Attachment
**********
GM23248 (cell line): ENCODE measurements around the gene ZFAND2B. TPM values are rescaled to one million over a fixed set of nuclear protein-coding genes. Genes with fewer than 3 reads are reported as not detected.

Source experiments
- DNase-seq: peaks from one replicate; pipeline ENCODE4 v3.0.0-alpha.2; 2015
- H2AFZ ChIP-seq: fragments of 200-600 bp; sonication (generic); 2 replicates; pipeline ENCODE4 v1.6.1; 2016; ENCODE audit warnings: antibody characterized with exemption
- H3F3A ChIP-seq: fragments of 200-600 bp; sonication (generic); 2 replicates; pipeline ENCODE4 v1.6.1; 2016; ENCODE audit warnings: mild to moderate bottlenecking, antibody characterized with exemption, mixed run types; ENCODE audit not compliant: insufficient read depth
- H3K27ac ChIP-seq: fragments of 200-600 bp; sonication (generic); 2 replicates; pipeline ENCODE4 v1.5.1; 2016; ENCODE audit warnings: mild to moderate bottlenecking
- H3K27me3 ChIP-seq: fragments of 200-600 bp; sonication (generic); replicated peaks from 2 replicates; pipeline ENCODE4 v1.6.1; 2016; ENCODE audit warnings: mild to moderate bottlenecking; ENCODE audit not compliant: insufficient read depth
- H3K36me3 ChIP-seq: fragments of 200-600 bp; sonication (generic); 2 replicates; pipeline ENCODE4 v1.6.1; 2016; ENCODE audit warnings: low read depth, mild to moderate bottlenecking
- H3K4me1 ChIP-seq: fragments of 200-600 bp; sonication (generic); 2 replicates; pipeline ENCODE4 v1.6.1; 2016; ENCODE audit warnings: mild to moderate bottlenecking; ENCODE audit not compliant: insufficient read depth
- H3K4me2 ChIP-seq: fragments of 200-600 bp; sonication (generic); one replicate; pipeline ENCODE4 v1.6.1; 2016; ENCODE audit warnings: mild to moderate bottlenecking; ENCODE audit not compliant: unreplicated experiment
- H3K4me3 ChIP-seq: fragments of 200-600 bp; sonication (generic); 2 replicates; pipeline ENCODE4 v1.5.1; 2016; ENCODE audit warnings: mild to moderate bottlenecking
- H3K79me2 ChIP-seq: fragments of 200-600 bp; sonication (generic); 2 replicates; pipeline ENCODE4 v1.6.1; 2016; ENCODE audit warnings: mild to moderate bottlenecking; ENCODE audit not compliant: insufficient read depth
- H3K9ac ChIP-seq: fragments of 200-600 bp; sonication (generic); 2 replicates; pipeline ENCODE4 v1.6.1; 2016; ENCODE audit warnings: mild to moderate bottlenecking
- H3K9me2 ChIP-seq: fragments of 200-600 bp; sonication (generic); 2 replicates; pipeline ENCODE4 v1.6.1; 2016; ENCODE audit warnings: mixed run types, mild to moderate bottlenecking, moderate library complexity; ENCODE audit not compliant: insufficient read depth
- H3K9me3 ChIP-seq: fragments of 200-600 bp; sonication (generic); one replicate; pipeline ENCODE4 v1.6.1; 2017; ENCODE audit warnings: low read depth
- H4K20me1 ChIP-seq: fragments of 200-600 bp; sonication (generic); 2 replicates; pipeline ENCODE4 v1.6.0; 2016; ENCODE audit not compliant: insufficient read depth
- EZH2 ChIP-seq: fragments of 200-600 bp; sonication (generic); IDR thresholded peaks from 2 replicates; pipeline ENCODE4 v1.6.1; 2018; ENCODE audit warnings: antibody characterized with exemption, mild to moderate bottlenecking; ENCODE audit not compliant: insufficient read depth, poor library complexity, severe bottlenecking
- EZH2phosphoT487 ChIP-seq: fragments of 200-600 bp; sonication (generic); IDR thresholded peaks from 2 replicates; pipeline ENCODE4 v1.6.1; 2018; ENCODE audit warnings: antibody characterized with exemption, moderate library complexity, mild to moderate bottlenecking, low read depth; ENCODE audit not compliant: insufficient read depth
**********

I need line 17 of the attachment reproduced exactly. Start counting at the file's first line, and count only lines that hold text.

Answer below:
- EZH2 ChIP-seq: fragments of 200-600 bp; sonication (generic); IDR thresholded peaks from 2 replicates; pipeline ENCODE4 v1.6.1; 2018; ENCODE audit warnings: antibody characterized with exemption, mild to moderate bottlenecking; ENCODE audit not compliant: insufficient read depth, poor library complexity, severe bottlenecking